Maybe what’s legal shouldn’t be … like thinking ‘Phish is awesome’
By Benjamin Tompkins
I challenge any of you to say “Oh my God, did you know that person smokes fake weed?” without sounding like an 8-year-old describing one of his friends who discovered the shredded beef jerky that comes in a dip can. That friend was me by the way, and for about two hours after this jerky epiphany, we stood in front of the entrance to the grocery store waiting for adults to walk by so we could take a friggin’ huge wad of that crap and shove it into our mouths as they passed in a pathetic attempt to freak out middle-aged small town Ohio. Guess what? They looked annoyed, but nobody actually cared because it’s a stupid can of over-processed beef jerky with no nicotine in it and we were stupid kids. I’m sure you see where I’m going with this.
Listen, I’ll make your job easy. Let’s skip all the talk about cannabinoids and chemicals in synthetic marijuana, and cut right to the part where you convince me I should care if people smoke actual weed. It’s far less destructive than alcohol, far less addictive than nicotine, and compared to the lot of other stuff one can do legally, it’s far less dangerous.
For instance, it’s legal for me to grind an old tire into pebble-sized chunks and smoke it. It’s really stupid, but unfortunately the Constitution doesn’t regulate stupidity. I can also get a boxing license and allow someone to punch me in the head for 10 rounds. I can even run a marathon for God’s sake, which is nothing more than a commemoration of the fact that the first person to ever run 26.2 miles without stopping died.
I mean, people act like the second you legalize pot, millions of curious 40-year-olds are suddenly going to crawl out of the fabric of our society and start smoking. I hate to break it to you, but 1) anyone who wants to smoke weed already smokes weed, regardless of the law, and 2) far more people smoke weed than you probably realize. Tons of people smoke weed every day and civilization somehow carries on. Besides, who’s going to know as long as you don’t do the same things you aren’t supposed to do with alcohol, like drive, get in fights and give it to kids?
I know this because I live in Colorado where everyone gets high, and the worst side effect I can see is having to listen to my stoner friends convince me that Phish is a good band. Sorry Ian, Phish sucks.
Ian: Shut up dude, Phish is awesome.
Me: No dude, they suck. People only go to Phish concerts to get stoned, and at that point it doesn’t matter if they suck. You’re stoned.
Ian: Whatever, Phish is like, the greatest band ever, man. They’re so talented, and they’re amazing live.
Me: Yeah, because you’re stoned. And I’ll prove it to you. Name one Phish song.
Ian: That’s easy. There’s … um … wait …
Me: Uh huh.
Ian: No wait, there’s that one really famous song. It goes like, nuh nuh nuh, nuh nuh nuh nuh nuh nuh nuh. It’s on the radio all the time. You know the one I’m talking about.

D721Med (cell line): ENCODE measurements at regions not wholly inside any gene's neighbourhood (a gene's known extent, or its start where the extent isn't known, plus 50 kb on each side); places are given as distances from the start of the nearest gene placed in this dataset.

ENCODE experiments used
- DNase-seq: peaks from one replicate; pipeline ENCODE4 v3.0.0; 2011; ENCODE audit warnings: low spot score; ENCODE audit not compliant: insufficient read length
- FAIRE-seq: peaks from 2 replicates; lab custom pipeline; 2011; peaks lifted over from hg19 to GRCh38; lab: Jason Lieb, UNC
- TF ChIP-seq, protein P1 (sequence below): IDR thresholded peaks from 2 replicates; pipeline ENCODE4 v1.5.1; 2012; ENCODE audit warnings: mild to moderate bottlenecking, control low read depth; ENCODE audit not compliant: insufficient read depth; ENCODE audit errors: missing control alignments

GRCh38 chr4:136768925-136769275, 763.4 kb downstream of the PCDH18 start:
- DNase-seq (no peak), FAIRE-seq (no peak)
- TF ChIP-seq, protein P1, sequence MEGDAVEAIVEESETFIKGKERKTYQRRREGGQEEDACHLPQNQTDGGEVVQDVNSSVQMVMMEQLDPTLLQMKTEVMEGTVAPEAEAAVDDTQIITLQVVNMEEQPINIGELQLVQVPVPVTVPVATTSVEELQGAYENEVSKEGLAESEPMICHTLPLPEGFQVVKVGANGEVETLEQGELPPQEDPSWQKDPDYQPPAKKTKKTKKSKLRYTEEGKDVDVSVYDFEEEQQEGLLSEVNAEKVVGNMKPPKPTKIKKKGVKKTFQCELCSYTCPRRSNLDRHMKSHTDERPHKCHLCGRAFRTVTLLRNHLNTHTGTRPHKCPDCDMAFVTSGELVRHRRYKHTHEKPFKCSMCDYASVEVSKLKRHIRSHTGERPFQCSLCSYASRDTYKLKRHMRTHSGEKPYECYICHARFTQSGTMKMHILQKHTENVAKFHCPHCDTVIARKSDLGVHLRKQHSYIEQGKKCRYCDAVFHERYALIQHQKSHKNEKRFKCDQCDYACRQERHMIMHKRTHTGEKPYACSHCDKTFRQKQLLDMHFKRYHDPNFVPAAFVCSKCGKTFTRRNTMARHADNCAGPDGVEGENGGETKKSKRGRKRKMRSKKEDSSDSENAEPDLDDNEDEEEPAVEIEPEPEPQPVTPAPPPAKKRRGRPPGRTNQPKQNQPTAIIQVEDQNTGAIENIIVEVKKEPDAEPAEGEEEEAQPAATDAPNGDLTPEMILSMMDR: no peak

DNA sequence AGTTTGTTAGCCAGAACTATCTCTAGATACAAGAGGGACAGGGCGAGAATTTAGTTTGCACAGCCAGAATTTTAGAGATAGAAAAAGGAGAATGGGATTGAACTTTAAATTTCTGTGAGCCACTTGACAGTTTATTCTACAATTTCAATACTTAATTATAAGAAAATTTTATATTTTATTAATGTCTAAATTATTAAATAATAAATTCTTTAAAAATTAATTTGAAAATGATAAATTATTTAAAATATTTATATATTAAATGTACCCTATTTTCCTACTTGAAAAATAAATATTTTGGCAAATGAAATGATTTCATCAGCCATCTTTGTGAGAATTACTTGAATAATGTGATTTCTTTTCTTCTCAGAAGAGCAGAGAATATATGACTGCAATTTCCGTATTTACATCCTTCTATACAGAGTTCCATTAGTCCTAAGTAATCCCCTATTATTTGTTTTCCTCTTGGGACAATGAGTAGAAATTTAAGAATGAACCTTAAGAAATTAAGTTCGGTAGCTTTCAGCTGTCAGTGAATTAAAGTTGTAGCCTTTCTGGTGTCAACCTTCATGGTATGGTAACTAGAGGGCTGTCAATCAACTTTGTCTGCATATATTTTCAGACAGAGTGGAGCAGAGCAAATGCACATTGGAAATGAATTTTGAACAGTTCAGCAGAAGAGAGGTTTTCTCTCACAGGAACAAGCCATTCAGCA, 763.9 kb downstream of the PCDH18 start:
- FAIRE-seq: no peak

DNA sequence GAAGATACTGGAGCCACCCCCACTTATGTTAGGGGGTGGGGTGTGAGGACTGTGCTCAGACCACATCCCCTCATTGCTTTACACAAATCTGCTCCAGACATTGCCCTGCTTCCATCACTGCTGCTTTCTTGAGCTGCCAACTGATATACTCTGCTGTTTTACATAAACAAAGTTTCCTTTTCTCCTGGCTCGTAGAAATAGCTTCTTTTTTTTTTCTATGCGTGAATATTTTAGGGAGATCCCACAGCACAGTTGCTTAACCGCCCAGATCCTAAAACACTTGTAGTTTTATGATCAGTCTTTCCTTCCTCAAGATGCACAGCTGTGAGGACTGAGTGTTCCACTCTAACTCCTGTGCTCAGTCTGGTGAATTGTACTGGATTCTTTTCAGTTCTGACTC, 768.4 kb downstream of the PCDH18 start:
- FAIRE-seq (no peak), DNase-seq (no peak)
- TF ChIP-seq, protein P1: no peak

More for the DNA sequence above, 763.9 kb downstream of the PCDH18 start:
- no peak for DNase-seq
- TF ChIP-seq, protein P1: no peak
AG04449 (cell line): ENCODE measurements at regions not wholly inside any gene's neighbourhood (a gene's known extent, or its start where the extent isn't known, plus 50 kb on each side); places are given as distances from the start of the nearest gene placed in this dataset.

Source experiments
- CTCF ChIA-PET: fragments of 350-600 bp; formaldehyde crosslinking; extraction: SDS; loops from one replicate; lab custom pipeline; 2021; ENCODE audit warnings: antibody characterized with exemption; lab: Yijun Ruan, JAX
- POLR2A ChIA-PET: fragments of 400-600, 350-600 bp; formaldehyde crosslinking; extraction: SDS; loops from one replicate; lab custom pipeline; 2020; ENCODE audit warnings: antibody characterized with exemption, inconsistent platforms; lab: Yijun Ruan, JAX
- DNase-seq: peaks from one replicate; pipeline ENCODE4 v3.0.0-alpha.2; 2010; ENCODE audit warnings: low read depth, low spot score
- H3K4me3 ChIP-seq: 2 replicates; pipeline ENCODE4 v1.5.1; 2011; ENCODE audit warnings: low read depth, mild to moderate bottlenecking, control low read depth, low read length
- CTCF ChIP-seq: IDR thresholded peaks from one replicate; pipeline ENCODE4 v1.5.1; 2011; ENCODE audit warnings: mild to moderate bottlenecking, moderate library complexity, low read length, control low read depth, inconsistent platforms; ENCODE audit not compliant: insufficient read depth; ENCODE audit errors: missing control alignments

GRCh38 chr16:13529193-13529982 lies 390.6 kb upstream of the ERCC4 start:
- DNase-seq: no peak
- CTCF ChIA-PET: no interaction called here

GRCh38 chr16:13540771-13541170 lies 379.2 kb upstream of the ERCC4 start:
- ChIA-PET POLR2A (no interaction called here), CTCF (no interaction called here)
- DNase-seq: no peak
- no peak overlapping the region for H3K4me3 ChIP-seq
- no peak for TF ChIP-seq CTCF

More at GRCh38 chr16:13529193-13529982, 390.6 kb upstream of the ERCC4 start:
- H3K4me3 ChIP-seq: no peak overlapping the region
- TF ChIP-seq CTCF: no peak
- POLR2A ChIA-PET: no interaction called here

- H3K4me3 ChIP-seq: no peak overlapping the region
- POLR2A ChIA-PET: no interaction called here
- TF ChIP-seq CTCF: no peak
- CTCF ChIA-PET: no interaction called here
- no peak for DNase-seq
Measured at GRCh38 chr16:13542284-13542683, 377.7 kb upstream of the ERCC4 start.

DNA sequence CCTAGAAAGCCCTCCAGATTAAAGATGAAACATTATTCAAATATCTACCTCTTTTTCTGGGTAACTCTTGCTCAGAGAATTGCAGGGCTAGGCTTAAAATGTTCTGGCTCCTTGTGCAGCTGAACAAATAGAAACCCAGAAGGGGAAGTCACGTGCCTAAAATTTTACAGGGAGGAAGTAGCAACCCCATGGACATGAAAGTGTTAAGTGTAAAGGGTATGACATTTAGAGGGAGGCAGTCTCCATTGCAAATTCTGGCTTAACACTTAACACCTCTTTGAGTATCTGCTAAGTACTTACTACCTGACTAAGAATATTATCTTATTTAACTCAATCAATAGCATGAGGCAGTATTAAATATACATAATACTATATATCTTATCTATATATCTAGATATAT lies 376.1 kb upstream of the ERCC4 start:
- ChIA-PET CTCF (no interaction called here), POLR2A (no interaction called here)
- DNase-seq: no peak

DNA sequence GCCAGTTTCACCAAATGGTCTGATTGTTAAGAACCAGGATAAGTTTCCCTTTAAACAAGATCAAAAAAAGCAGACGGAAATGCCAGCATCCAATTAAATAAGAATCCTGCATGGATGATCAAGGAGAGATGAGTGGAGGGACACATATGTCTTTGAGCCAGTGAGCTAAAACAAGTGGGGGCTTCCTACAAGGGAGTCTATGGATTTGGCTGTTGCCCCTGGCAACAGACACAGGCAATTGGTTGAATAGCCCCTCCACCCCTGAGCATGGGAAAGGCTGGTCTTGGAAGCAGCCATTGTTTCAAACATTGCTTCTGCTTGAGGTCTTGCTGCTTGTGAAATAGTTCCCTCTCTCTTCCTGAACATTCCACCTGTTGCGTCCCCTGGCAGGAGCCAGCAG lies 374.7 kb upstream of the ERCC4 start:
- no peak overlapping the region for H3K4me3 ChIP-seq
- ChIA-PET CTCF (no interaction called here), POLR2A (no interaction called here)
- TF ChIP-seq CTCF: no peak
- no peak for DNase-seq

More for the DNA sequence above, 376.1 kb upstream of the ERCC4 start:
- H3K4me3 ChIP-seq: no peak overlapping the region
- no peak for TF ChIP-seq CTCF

Me: No dude, I don’t. Because I don’t listen to Phish. Because they suck.
Ian: Shut up dude, Phish is awesome.
Yeah, pretty much. But more importantly, I think that little vignette gets to the heart of the matter. See, when Ian plays Phish when I’m in the car, he hurts me as well as himself. When Ian smokes weed at home, he only hurts himself.
Now generally our country only regulates behavior that causes tangible harm to others. Harm is the Constitution’s measuring stick, if you will. So of course, if Ian gets stoned and crashes his car, we would do the same thing we’d do to him if he were drunk: punish him. But then why is it legal for an alcoholic to drink himself to death in a bathtub, but smoking weed and watching the ceiling fan for four hours is grounds for an arrest?
Incidentally it’s practically impossible to overdose on THC, but as far as I can tell, the situations are analogous except that one is arbitrarily legal and the other arbitrarily isn’t. So what we are really saying when we look objectively at THC consumption, is that the reason it’s illegal is because there’s a law against it. That’s tautological criminality.
Should our arguments for criminalizing behavior end at “because we said so”? That’s a terrible basis for law, particularly when the solution to crime in this country is to spend tax dollars to lock people up. Frankly, at this particular point in history, a single tax dollar is a little more precious than it’s been in past decades. Let’s spend them wisely.
Benjamin Tomkins is a violinist, teacher, journalist and critically acclaimed composer currently living in Denver, CO. He hates stupidity and generally believes that the volume of one’s voice is inversely proportional to one’s knowledge of an issue.